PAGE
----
In response to voters’ frustration at having to wait a week for their election results during the June primary, Kentucky Governor Andy Beshear (D) and Secretary of State Michael Adams tweaked the rules for the general election.
This time, instead of getting the latitude to wait until the Tuesday after Election Day to announce the final results, county election officials must tally all the votes they have on election night, from absentee and in-person ballots, and publicly report the totals by 11:59 p.m.
The catch? That means some races may look one way on election night, November 3, but change completely by November 10, the next day election officials are required to report their data.
“In my view, it’s not very helpful because we will still be counting mailed ballots for up to a week later,” said Don Blevins, clerk of Fayette County, which includes Lexington.
“So the only difference between this and the primary, effectively, is they are forcing clerks to release partial results. It is likely that local races, for example, could literally be wrong as published on election night,” he continued.
He added that he is “not at all supportive” of the new partial reporting requirement.
Kentucky is allowing ballots postmarked by November 3 to be counted as long as they arrive by 6 p.m. on November 6, meaning that clerks won’t even have a good chunk of mailed-in ballots until three days after the election. Other changes implemented in the Beshear-Adams plan, made under special joint emergency powers to accommodate the COVID-19 pandemic, include expanding the early vote period and letting fear of catching or spreading the virus count as an excuse to vote absentee.
Many experts told TPM that they’re not opposed to the partial reporting; it’s common practice in many parts of the country for the vote to be recorded as ballots are counted instead of waiting until the races have been officially decided. But most of them emphasized the same point — that transparency, or giving voters an idea of how much of the vote is still outstanding, is important, especially given that Kentuckians will be adjusting to this pandemic election on the fly.
“If partial results are going to be reported, it is extremely helpful for election officials to indicate how much of the vote is still outstanding and to remind the public that ballots counted early are not necessarily representative of what the result will be when all of the votes are tabulated,” said Barry Burden, director of the Elections Research Center at the University of Wisconsin.
“A good practice would be for Kentucky to indicate to the best of their knowledge the number of absentee ballots still outstanding — not all of them will be sent back in — and to indicate the source of any votes added to the unofficial tally each day,” added John Fortier, director of the Bipartisan Policy Center’s Democracy Project. “For example, if the day after the election, 1,000 more absentee ballots are counted and 50 provisional ballots, the most transparent systems would make that clear to the public.”
But it’s still to be seen if that level of transparency will be possible for this election, or if counties will even update those election night totals at all before they’re required to on November 10, the Tuesday following Election Day. The Beshear-Adams plan was only approved by the state Board of Elections about two weeks ago, leaving election officials still scrambling to figure out the nuts and bolts of implementing the new measures.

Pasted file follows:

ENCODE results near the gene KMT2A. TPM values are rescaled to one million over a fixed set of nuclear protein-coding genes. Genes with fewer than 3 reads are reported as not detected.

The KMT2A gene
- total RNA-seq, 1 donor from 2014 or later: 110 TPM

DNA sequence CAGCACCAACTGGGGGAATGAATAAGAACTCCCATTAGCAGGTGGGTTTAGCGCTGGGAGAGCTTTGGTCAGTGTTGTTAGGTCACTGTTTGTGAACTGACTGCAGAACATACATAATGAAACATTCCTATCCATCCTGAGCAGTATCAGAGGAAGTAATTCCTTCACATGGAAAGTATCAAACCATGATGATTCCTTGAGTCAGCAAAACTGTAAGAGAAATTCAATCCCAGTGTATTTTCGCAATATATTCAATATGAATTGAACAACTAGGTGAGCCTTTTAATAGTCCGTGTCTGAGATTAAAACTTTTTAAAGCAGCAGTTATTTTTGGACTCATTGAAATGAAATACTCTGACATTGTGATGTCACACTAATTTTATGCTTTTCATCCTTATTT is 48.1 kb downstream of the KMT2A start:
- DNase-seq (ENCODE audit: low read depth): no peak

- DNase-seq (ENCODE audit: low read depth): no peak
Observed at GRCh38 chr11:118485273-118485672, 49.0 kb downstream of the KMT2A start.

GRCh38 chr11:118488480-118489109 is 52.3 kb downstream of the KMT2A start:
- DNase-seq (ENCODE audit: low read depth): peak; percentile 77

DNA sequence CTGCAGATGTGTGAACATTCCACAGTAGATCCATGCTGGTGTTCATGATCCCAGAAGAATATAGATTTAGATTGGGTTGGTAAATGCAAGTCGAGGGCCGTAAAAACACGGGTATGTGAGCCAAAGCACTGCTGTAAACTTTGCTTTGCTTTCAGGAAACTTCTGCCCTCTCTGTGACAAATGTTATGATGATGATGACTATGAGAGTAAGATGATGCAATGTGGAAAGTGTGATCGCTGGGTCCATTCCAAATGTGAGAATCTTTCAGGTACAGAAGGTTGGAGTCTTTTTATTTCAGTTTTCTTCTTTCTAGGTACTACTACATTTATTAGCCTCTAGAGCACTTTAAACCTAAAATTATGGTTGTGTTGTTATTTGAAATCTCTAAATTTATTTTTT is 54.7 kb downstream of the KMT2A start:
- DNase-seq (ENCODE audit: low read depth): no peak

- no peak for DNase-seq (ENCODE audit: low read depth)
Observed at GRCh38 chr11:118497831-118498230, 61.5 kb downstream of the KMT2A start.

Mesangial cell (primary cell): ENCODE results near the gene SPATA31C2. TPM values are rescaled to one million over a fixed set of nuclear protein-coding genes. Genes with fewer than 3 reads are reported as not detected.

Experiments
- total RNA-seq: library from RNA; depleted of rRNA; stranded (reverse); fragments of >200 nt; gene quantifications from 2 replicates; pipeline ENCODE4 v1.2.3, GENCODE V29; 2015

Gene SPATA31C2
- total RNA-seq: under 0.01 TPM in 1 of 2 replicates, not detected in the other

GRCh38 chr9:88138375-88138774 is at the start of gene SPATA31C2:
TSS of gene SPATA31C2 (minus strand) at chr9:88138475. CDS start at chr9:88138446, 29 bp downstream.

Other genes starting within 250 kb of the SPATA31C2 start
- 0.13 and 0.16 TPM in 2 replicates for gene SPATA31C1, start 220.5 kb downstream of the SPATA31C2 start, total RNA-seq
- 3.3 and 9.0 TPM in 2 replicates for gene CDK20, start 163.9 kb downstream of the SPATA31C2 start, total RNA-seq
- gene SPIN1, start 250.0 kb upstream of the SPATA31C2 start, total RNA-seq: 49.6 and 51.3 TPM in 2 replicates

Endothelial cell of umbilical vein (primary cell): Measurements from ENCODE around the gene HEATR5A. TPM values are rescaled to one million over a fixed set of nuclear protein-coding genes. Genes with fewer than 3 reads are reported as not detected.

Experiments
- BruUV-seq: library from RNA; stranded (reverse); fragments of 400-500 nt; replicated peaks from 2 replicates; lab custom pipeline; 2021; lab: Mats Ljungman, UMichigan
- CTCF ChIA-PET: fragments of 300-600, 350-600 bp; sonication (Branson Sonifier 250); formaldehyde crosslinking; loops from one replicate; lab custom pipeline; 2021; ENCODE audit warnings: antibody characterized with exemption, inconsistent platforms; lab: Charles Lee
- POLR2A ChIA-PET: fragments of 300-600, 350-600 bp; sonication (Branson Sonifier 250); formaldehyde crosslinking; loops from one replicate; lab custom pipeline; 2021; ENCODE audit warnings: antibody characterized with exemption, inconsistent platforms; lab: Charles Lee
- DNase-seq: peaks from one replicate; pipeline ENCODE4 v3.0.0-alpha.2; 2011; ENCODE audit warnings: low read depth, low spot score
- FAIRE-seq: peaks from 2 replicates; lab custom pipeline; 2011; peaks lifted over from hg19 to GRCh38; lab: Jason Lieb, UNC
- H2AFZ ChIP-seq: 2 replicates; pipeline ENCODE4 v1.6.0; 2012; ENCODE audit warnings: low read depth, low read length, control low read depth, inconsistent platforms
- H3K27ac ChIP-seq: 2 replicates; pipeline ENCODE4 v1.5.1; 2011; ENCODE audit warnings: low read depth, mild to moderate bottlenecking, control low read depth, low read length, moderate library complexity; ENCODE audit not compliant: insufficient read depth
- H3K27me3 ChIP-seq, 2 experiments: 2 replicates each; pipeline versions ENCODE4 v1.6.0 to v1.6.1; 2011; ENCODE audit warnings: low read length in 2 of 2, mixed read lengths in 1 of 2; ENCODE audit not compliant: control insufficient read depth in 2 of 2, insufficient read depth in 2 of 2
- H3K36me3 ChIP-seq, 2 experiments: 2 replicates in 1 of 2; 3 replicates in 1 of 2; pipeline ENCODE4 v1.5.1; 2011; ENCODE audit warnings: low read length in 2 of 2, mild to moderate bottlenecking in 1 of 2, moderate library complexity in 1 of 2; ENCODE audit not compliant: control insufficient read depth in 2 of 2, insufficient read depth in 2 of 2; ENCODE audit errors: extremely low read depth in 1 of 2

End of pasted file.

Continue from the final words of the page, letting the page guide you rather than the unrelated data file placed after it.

Figuring out the number of absentee ballots still to be counted comes with its own challenges this year. The election is expected to be unusual in that it’ll likely have high turnout — “we are at 24,000 [ballot] requests already,” said Blevins — and the rules governing an acceptable ballot have been relaxed, so fewer will likely be tossed.
“This is something we are looking at, as this is the first time it has been done this way,” Jared Dearing, executive director of the state BOE, told TPM when asked whether it would be possible to give voters an idea of the outstanding vote. “As of now I would think that some of the numbers would be available. But it may be misleading to state that there is an outstanding vote of X, as not all absentee ballots that are requested are returned.”
It’s also yet to be seen whether overwhelmed election workers would have the bandwidth to specify how many votes are yet to be counted in certain races or counties. Blevins postulated that the BOE could ultimately compare the totals counties have reported with ballots that haven’t been returned statewide, giving a broad idea of how much of the vote is yet to be counted.
Without those transparency benchmarks, voters may not have the context to realize that the partial election-night results are just that — partial, preliminary, likely to change in the days following.
“I do think there’s a risk that announcing partial returns could cause confusion if the vote totals change,” Josh Douglas, distinguished professor at the University of Kentucky Rosenberg College of Law, told TPM. “And we also know that in other states with a lot of mail-in ballots, vote totals often do change in favor of Democratic candidates — the ‘blue shift.’”
Such a shift could cast doubt on the ultimate result of the election — particularly in an environment where President Donald Trump has been campaigning to undermine the validity of voting by mail. While Kentucky is unlikely to be a battleground for the Presidential contest, races like Senate Majority Leader Mitch McConnell’s (R-KY) will likely draw national attention.
Shifting from reporting full results only when they were ready, as Kentucky did in the primary, to partial results in the general “is likely to confuse and frustrate the public,” said Burden. “Enough procedures are in flux this year that consistency in reporting methods would be a helpful antidote.”